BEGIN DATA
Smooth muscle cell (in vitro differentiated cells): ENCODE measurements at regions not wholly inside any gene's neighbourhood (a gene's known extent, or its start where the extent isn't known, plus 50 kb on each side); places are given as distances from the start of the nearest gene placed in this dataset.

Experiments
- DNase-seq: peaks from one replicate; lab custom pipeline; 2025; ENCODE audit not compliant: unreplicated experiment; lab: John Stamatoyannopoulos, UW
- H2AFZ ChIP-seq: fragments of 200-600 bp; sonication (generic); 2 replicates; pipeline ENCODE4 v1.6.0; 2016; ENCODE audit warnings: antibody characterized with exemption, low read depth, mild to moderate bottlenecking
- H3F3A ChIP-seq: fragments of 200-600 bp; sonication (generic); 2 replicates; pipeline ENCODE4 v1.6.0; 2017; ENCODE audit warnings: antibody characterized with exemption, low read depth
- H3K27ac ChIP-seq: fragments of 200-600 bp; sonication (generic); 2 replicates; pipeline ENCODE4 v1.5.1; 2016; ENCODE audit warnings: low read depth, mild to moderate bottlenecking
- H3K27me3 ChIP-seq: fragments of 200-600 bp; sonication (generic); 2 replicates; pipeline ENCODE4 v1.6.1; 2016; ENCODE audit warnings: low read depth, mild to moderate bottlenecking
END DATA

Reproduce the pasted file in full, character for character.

Smooth muscle cell (in vitro differentiated cells): ENCODE measurements at regions not wholly inside any gene's neighbourhood (a gene's known extent, or its start where the extent isn't known, plus 50 kb on each side); places are given as distances from the start of the nearest gene placed in this dataset.

Experiments
- DNase-seq: peaks from one replicate; lab custom pipeline; 2025; ENCODE audit not compliant: unreplicated experiment; lab: John Stamatoyannopoulos, UW
- H2AFZ ChIP-seq: fragments of 200-600 bp; sonication (generic); 2 replicates; pipeline ENCODE4 v1.6.0; 2016; ENCODE audit warnings: antibody characterized with exemption, low read depth, mild to moderate bottlenecking
- H3F3A ChIP-seq: fragments of 200-600 bp; sonication (generic); 2 replicates; pipeline ENCODE4 v1.6.0; 2017; ENCODE audit warnings: antibody characterized with exemption, low read depth
- H3K27ac ChIP-seq: fragments of 200-600 bp; sonication (generic); 2 replicates; pipeline ENCODE4 v1.5.1; 2016; ENCODE audit warnings: low read depth, mild to moderate bottlenecking
- H3K27me3 ChIP-seq: fragments of 200-600 bp; sonication (generic); 2 replicates; pipeline ENCODE4 v1.6.1; 2016; ENCODE audit warnings: low read depth, mild to moderate bottlenecking